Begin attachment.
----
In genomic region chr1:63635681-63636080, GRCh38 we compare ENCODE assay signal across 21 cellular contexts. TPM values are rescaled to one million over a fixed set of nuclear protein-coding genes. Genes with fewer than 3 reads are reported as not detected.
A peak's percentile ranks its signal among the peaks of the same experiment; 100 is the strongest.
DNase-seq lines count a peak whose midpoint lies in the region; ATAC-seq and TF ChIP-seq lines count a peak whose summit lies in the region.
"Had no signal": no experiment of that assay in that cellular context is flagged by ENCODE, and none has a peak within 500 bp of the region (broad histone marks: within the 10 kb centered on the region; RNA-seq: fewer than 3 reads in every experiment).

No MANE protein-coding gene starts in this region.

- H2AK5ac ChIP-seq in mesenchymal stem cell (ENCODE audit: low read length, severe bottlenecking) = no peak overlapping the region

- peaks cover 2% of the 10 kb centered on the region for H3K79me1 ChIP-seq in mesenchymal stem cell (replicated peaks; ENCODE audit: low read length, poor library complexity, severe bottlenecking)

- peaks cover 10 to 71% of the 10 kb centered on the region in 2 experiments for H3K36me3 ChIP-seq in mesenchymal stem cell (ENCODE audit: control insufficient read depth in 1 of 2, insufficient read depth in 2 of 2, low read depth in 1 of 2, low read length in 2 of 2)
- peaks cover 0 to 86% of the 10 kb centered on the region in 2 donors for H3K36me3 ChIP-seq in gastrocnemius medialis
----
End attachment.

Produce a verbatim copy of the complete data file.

In genomic region chr1:63635681-63636080, GRCh38 we compare ENCODE assay signal across 21 cellular contexts. TPM values are rescaled to one million over a fixed set of nuclear protein-coding genes. Genes with fewer than 3 reads are reported as not detected.
A peak's percentile ranks its signal among the peaks of the same experiment; 100 is the strongest.
DNase-seq lines count a peak whose midpoint lies in the region; ATAC-seq and TF ChIP-seq lines count a peak whose summit lies in the region.
"Had no signal": no experiment of that assay in that cellular context is flagged by ENCODE, and none has a peak within 500 bp of the region (broad histone marks: within the 10 kb centered on the region; RNA-seq: fewer than 3 reads in every experiment).

No MANE protein-coding gene starts in this region.

- H2AK5ac ChIP-seq in mesenchymal stem cell (ENCODE audit: low read length, severe bottlenecking) = no peak overlapping the region

- peaks cover 2% of the 10 kb centered on the region for H3K79me1 ChIP-seq in mesenchymal stem cell (replicated peaks; ENCODE audit: low read length, poor library complexity, severe bottlenecking)

- peaks cover 10 to 71% of the 10 kb centered on the region in 2 experiments for H3K36me3 ChIP-seq in mesenchymal stem cell (ENCODE audit: control insufficient read depth in 1 of 2, insufficient read depth in 2 of 2, low read depth in 1 of 2, low read length in 2 of 2)
- peaks cover 0 to 86% of the 10 kb centered on the region in 2 donors for H3K36me3 ChIP-seq in gastrocnemius medialis